Part 1 of this topic is here: Kids and Road Trips Part 1: Planning.
We ALWAYS make stops at the Travel Information Centers at state borders. Many maps – (Yes, we still use paper maps in conjunction with GPS….Rand McNally) show these locations, but as a general rule, they’re on Interstate highways right inside state borders. They’re typically cleaner (especially the rest rooms), staffed (safer and someone is there to answer questions) and they often have coffee. 🙂 If we are planning to spend time in that state, I will check the racks of brochures/tourist info for information and even coupons (though coupons are rare…).
These Travel Centers/Rest stops are great places to expend a little energy if you have young children as many locations have added playground equipment. There are always picnic tables if it’s time for lunch. Sometimes there are grills. It’s a multi-use stop! 🙂
Rolls of quarters: When I stumbled upon this idea it made the WORLD of difference in our road trips. At the beginning of the vacation, each child got a roll of quarters ($10) That roll of quarters was theirs to spend as they wished on the last vacation day…with just one little clincher…. Mom or dad could ask for a quarter anytime there was a ‘problem’. If the children fussed over “backseat real estate”, we could ask for a quarter. If they didn’t follow instructions or family rules, we could ask for a quarter. If we told them it was time to stop giggling and go to sleep at night and they didn’t stop giggling etc… we could ask for a quarter. They soon realized that it was in their best interests to ‘get along’, obey cheerfully, and basically be pleasant company on our trip. I’m happy to report that after we started doing this, behavioral issues on our trips took a nose-dive. We had obedience without punishment…in situations where they might have been in danger otherwise. It produced peace and peace of mind. Since treats on our vacations were usually a rare thing, being able to spend their ‘balance’ on WHATEVER they wanted was a HUGE reward to them. The few quarters we did actually confiscate were used for the coin laundry on laundry day. “…Two birds with one stone” 🙂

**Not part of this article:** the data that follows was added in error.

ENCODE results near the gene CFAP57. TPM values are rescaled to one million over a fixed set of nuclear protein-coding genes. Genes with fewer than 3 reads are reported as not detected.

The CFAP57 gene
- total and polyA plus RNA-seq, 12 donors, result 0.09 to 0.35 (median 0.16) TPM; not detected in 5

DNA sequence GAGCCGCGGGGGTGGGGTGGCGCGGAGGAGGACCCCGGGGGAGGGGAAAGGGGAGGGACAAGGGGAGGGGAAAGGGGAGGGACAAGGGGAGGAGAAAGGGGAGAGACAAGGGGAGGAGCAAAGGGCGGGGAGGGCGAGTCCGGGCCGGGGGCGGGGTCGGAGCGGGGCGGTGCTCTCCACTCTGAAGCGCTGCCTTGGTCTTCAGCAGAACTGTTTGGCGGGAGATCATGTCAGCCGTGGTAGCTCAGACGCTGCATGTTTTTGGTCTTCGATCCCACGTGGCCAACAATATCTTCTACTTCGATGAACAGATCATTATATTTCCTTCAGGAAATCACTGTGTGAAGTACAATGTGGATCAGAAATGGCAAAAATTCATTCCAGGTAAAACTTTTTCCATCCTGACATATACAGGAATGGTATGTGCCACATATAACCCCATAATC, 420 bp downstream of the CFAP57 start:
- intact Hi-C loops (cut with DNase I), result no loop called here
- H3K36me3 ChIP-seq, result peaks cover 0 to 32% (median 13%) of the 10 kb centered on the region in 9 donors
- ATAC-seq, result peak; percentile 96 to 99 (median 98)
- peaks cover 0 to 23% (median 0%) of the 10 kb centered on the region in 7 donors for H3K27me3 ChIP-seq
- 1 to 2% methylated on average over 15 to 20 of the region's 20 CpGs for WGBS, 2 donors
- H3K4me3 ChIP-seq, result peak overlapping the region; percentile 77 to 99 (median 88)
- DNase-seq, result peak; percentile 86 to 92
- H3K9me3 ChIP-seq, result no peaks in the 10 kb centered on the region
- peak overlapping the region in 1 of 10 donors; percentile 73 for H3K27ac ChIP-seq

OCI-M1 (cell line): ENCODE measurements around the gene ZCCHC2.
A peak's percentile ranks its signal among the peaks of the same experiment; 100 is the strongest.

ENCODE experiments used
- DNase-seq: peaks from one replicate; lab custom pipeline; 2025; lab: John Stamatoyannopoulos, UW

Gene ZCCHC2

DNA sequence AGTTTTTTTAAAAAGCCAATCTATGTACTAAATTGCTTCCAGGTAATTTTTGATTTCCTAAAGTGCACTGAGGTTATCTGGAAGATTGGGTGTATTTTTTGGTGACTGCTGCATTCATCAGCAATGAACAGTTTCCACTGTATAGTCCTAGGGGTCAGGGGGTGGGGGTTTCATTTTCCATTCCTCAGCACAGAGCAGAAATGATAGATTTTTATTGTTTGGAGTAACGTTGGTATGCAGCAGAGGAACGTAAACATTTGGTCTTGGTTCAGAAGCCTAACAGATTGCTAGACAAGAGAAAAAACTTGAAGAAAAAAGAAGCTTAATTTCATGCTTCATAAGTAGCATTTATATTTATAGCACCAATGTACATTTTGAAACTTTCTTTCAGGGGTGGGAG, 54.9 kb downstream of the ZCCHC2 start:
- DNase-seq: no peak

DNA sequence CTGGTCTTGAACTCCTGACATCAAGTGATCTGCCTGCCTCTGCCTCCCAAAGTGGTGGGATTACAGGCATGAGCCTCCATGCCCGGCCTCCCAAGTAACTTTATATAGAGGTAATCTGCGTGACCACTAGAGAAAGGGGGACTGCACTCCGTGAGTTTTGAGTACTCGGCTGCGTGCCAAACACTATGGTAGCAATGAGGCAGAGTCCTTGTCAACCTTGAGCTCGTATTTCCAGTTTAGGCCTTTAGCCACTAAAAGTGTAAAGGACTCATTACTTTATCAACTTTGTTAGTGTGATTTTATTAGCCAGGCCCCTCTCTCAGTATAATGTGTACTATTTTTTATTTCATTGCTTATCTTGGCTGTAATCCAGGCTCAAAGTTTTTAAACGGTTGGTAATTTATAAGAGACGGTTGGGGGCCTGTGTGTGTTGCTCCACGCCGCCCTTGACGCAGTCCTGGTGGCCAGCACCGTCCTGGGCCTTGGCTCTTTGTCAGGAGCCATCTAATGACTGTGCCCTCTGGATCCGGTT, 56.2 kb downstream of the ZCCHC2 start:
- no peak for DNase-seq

I recently came across this….. shared just for the humor benefit, unless of course, you think it might ‘work’ for you 🙂
◊ One year, when my kids were in middle school, we had a vocabulary word every morning of our vacation. I chose/planned these before vacation and chose words that not only ‘fit’ each day but also appealed to the middle school sense of humor….words that were “interesting”, intriguing and just fun to know and use.
What happened next was not part of my “plan”…it just “evolved” (as can often happen when dealing with middle school boys). It became a game (challenge) to use the word throughout the day…..the funnier the context, the better. We were often sent into giggles when someone would creatively drop the word into conversation during the day. By the end of vacation, everyone was searching for ways to use multiple words in sentences/conversations… and it often brought either hysterical laughing…..or GROANS!! 🙂 This activity had added benefits that I never intended. To this day, my children still know these words and I’ll hear them dropped into conversations… I know EXACTLY where and when they learned it.
When we arrive at our destination: My kids almost always want to get in the pool when we get to the hotel. If we’ve been sitting in the car all day long, the pool is great to relieve cramped muscles. If we’ve arrived at our final destination, we also like to go to the Visitor Center that evening to gather information, get our bearings, buy tickets if we need them…or come up with a plan. That gives us a head start on the next day.
Back in the hotel room that evening, we might pull out a deck of cards for a family game. (I usually discouraged individual computer games…vacations are about ‘family time’.) We might pop some microwave popcorn in the microwave and find a movie on television…we almost always pull our clothes for the next day and get suitcases repacked to make things a little easier the next morning. Perhaps we’ll read through brochures picked up at the Information Center to prepare for the next ‘event’ on our vacation. At any rate, we’re usually VERY ready to turn out the lights by 10 pm —especially our driver! We enjoy our evenings in the hotel as much as any other part of the vacation. 🙂
Some may think that structuring things like this (and the suggestions from Part 1 of this article) are “anti” fun. I would never presume to say what works for everyone, but I will say, this worked best for my family. My experience with children in the classroom (I’m a teacher by profession) is that they thrive on structure and knowing what to expect. They typically NEED that. Of course, take from this what works for you, in whole or in part….but consider the advantage to be gained from structuring at least parts of your traveling/vacationing days.